March 23, 2020
Director's Column

## PNNL Starts $90 Million Energy Sciences Research Building in North Richland Originally Published in the Tri-City Herald on March 23, 2020 This architectural rendering provides a preview of the new,$90-million energy sciences research building being constructed at PNNL. The basic science advances taking place in the new facility will push the frontiers of chemistry and propel innovations in energy and materials.

Photo courtesy of Andrea Starr, Pacific Northwest National Laboratory

Although the ceremonial turning of dirt with national and state officials was postponed due to COVID-19 precautions, construction is underway on a new, 140,000-square-foot research and collaboration facility at the Department of Energy's Pacific Northwest National Laboratory.

Especially in these times of uncertainty, it is exciting to see a vision begin to come to fruition.

This 90 million federal investment serves as a concrete example of the shared priorities of PNNL, DOE and our great state of Washington. It will allow PNNL to co-locate its cutting-edge capabilities in chemistry, materials and computing to accelerate research in energy sciences. The new facility is designed to facilitate collaboration and idea sharing, as well as to be a showcase for scientific discovery. It will bring together staff at PNNL with colleagues from industry, other national laboratories and academia, including Washington State University and the University of Washington. Scheduled to open next year, the new facility will house world-renowned staff and state-of-the-art instrumentation to propel fundamental research in furtherance of sustainable energy solutions. For example, it will advance the frontiers of energy-efficient chemical processes and new materials for energy production and transportation. As such, the facility aligns with Washington state's energy, environmental and economic goals. Recognizing this, the state committed8 million to purchase advanced imaging instrumentation for the facility, expecting to attract industry to leverage this intellectual hub.

One area of exciting research focuses on sustainable and energy-efficient ammonia production. Ammonia is crucial to fertilizers that help feed the world. But the process to convert hydrogen and nitrogen into ammonia is energy intensive, using one to two percent of the world's entire energy output.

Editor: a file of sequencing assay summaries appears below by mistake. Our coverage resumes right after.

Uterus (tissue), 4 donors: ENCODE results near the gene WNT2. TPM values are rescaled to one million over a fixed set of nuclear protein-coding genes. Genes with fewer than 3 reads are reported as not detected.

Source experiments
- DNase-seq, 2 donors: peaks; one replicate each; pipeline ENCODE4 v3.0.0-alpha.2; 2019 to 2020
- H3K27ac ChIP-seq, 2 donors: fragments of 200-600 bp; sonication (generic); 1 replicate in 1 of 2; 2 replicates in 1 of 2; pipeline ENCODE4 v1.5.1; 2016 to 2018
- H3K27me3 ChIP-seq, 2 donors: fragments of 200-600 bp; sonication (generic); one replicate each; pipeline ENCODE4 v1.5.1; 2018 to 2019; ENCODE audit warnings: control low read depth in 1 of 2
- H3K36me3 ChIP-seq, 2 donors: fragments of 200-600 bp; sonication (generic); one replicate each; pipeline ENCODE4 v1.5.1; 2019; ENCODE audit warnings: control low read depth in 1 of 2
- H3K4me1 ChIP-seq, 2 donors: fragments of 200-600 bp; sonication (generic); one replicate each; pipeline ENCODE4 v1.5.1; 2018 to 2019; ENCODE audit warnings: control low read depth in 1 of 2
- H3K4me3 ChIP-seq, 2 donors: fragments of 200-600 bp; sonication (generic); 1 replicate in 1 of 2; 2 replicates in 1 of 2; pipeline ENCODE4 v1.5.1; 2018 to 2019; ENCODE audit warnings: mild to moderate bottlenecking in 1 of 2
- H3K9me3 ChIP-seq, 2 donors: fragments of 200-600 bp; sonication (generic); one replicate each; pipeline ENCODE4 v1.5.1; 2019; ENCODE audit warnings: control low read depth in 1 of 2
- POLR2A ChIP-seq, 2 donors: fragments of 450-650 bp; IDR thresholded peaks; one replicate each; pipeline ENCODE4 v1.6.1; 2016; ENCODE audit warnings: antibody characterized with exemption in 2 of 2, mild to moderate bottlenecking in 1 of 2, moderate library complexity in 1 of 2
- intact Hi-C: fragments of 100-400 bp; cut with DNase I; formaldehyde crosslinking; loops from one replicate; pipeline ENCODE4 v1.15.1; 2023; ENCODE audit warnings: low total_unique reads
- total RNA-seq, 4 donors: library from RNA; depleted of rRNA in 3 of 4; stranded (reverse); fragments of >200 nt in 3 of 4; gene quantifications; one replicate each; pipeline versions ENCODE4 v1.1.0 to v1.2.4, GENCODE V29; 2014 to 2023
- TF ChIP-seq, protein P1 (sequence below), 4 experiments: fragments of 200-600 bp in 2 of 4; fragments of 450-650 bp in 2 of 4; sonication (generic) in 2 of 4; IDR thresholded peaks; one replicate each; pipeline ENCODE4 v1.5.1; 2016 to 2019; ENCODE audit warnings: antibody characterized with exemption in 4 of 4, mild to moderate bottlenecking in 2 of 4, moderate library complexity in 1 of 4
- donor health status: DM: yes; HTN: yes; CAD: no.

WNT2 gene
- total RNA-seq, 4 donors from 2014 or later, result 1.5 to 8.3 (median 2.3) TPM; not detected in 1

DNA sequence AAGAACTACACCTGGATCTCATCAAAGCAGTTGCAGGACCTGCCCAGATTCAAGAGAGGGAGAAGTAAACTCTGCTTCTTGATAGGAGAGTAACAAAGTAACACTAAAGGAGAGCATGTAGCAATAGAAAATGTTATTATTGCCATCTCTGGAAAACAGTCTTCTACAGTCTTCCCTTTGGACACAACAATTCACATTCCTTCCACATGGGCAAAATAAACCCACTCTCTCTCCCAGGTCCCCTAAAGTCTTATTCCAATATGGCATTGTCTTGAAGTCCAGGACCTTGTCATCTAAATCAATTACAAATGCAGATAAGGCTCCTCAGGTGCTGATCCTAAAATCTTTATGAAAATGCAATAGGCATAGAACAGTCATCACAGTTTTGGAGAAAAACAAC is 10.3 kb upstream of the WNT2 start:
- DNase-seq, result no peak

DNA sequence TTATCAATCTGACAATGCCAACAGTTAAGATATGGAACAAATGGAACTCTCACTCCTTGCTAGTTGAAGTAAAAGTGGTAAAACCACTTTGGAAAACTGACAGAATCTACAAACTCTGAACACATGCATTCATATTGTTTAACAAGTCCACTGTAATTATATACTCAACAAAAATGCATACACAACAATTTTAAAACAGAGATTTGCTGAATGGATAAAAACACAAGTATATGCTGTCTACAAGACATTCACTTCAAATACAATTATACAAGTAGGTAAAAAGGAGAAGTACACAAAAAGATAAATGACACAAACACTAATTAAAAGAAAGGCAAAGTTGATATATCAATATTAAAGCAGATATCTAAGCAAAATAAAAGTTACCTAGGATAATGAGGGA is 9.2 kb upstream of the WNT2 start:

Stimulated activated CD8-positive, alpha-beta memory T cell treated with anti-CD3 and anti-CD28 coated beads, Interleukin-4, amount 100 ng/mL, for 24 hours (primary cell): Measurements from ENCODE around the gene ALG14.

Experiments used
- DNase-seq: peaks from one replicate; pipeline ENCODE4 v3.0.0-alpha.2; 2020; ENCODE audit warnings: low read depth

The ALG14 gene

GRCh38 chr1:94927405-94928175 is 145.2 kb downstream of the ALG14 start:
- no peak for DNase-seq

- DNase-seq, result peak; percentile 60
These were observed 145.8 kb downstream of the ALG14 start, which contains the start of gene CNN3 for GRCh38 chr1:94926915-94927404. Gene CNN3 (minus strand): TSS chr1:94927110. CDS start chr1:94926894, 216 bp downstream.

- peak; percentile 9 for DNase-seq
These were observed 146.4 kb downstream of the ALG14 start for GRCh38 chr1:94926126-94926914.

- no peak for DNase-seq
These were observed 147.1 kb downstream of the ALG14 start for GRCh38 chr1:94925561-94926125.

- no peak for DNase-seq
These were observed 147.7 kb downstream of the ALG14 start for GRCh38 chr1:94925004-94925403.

It also contributes to carbon dioxide in the atmosphere — more than two metric tons of CO2 emissions produced for every metric ton of ammonia produced globally.

### Converting nitrogen to ammonia

Last summer, PNNL researchers and collaborators identified the molecular structure of an enzyme that, in nature, acts as a catalyst to break down nitrogen and produce ammonia.

They are gaining a better understanding of this enzyme called nitrogenase and its function. The team focused on identifying how the specific molecular structure in nitrogenase breaks apart the strong chemical bond of nitrogen gas — a critical step in converting nitrogen to ammonia.

Using computer simulations and analytic techniques, they studied how the structure's electrons and protons were arranged.

Specifically, scientists set out to learn how nitrogenase can store four extra electrons in a very small cluster of atoms, when typically, electrons repel each other.

In a significant discovery, PNNL scientists identified the only structure that matched results from experimental data. Researchers will use this insight to design synthetic catalysts that mimic how nitrogenase functions but on an industrial scale, generating ammonia for large-scale fertilizer production while using less energy and reducing emissions.

Conducting fundamental research that could eventually revolutionize fertilizer production is just one example of the kind of transformative developments we expect to see in the new facility.

Others could result in reduced vehicle emissions or the ability to turn agricultural waste into fuels and other products efficiently and economically.

PNNL scientists working in this facility will be studying how materials like semiconductors that are used in electronics form, atom by atom. As they learn how to control materials' properties, they can improve their efficiency and effectiveness. New characterization tools in the building will further this goal, revealing the fundamental principles of reactions that underpin new energy storage solutions.

With the support of DOE, Washington State's Clean Energy Fund and Battelle, this facility will provide the scientific foundation for game-changing innovations. It is an exciting new chapter in PNNL's long history of distinguished chemistry research in support of national needs.

Steven Ashby, director of Pacific Northwest National Laboratory, writes this column monthly. His other columns and opinion pieces are available here.

Published: March 23, 2020